Children's clothing in the 1930s

Updated February 21, 2017

In the 1930s people wore whatever they could afford. Many boys wore handed-down knicker suits from the 1920s. Mothers made new school dresses from chicken feed sacks. People who could afford new clothing copied the styles worn in the movies. Styles changed slowly during this decade even among the well-to-do.

Infant Clothes

Infants no longer wore the fussy long gowns worn in previous decades. Rubber trousers and terrycloth diapers made shorter dresses more practical. Hand embroidery became easier with the advent of iron-on transfers so infant layettes were decorated with hand embroidery.

Toddler Clothes

Toddler clothing was simple and practical during the '30s. Toddler girls wore short dresses which hung from the shoulders. Sunsuits with gathered waists and legs and shoulder straps were popular. Tiny boys wore short trousers which buttoned onto their shirts or loose one-piece suits. They still wore sailor suits. Boys wore sunsuits with straight legs. Airplanes and trains were popular embroidered motifs for boys. Puppies and kittens were popular designs for both girls and boys.

Clothes For Young Girls

Shirley Temple set the style for young girls for most of the decade. Her very short dresses and ringlets were copied by many girls. Girl's dresses were simple and practical with charming dressmaker details. Many styles hung straight from the shoulder or had a high yoke. Hair ribbons were worn by all girls who could afford them.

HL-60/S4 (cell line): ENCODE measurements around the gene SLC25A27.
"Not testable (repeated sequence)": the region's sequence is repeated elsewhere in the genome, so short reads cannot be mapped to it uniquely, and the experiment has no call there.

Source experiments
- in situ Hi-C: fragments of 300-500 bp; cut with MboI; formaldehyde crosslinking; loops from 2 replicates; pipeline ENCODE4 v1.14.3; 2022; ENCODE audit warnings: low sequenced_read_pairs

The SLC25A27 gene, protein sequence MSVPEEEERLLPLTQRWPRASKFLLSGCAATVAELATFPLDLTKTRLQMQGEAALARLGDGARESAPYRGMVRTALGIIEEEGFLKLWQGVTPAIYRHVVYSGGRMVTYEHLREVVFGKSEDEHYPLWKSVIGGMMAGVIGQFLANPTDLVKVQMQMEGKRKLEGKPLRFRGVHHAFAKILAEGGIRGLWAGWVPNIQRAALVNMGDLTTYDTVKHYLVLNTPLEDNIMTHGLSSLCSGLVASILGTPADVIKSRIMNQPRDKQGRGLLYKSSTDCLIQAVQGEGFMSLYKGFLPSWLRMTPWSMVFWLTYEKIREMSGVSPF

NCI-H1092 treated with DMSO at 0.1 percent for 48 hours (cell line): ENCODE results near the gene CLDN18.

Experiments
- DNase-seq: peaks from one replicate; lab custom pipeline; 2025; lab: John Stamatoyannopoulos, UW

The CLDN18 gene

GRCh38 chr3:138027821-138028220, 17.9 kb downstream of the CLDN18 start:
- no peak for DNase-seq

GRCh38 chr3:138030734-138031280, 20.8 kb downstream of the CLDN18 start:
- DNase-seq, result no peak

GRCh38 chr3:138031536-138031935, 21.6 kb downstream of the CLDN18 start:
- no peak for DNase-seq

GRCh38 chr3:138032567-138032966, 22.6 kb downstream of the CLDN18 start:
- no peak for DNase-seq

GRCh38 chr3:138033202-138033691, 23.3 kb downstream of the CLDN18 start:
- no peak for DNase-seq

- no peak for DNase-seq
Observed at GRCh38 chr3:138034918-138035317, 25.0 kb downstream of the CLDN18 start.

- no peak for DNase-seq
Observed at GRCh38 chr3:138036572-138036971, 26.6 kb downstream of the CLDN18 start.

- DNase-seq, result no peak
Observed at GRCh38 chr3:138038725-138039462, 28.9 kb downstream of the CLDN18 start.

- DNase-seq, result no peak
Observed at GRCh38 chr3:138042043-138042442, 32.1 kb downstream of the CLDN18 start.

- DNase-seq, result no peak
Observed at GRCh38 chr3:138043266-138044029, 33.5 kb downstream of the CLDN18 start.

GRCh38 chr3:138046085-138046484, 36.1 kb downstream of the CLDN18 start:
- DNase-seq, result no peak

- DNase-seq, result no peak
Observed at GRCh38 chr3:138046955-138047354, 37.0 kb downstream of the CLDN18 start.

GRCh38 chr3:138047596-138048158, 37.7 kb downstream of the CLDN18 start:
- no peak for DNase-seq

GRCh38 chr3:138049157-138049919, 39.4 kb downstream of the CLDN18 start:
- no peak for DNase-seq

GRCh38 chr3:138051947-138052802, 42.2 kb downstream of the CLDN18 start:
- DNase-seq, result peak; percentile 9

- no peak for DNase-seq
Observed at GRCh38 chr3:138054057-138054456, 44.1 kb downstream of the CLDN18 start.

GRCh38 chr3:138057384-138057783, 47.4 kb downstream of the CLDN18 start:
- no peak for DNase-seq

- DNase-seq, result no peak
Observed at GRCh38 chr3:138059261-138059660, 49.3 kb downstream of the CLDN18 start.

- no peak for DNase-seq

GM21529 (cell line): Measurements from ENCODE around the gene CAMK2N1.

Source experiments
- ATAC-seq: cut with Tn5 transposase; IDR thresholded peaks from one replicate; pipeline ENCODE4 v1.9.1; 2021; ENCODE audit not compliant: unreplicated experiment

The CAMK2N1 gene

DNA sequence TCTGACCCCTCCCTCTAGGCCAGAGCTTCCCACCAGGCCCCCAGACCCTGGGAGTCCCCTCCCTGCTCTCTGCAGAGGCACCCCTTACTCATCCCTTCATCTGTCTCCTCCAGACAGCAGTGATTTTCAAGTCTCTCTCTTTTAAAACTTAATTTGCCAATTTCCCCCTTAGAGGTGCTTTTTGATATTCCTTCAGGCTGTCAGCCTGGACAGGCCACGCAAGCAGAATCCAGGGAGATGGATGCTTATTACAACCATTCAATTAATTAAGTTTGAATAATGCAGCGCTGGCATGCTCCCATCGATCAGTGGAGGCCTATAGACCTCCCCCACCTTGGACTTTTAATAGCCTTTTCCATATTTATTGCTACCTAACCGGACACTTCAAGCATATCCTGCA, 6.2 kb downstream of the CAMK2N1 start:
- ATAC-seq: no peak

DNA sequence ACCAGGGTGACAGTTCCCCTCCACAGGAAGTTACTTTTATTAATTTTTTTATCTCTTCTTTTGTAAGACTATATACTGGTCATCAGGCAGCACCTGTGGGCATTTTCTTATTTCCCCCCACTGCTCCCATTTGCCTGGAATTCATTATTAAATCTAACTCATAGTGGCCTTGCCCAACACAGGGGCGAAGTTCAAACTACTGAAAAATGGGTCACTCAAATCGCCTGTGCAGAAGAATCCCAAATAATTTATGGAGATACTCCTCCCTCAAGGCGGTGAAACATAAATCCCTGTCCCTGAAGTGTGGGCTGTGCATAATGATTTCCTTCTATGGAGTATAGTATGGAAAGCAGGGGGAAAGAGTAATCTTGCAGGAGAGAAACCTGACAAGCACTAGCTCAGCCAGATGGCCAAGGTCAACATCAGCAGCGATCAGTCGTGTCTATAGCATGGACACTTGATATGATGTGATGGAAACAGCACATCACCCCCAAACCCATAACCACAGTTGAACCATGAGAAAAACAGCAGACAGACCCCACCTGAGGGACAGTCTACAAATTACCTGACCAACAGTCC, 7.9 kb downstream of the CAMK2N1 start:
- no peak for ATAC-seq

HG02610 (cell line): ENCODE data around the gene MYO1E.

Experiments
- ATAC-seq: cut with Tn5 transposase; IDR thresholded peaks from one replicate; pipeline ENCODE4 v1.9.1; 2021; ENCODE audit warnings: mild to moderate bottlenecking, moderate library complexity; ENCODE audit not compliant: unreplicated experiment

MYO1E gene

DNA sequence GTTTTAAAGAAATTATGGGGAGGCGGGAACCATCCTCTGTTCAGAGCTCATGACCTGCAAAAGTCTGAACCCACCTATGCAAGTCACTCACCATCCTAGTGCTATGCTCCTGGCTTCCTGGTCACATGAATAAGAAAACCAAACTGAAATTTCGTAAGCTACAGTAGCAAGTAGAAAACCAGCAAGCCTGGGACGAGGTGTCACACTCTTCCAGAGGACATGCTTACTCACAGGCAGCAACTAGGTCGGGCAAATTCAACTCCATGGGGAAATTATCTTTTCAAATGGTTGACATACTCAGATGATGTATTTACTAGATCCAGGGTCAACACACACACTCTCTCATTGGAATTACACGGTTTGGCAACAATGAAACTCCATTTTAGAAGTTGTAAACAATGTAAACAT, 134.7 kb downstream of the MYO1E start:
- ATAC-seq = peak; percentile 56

Clothes for Young Boys

Young boys wore suits with shorts until they were 5 or 6. Sweaters, suspenders and small caps with a brim were popular accessories for young boys.

Clothes for Older Girls

Older girls wore dresses that were fitted through the waist and had very short skirts. Feed sacks of the time had colourful calico prints; with dressmaker details and inexpensive bias trim a feed sack could become a very attractive girl's dress.

Clothes for Older Boys

School boys wore knicker suits until late in the decade. In the winter they added sweaters and socks that reached to the band of the knickers or went over the knee. Boys began to wear sneakers during this decade.

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About the Author

Camela Bryan's first published article appeared in "Welcome Home" magazine in 1993. She wrote and published SAT preparation worksheets and is also a professional seamstress who has worked for a children's theater as a costume designer and in her own heirloom-sewing business. Bryan has a Bachelor of Science in chemical engineering from the University of Florida.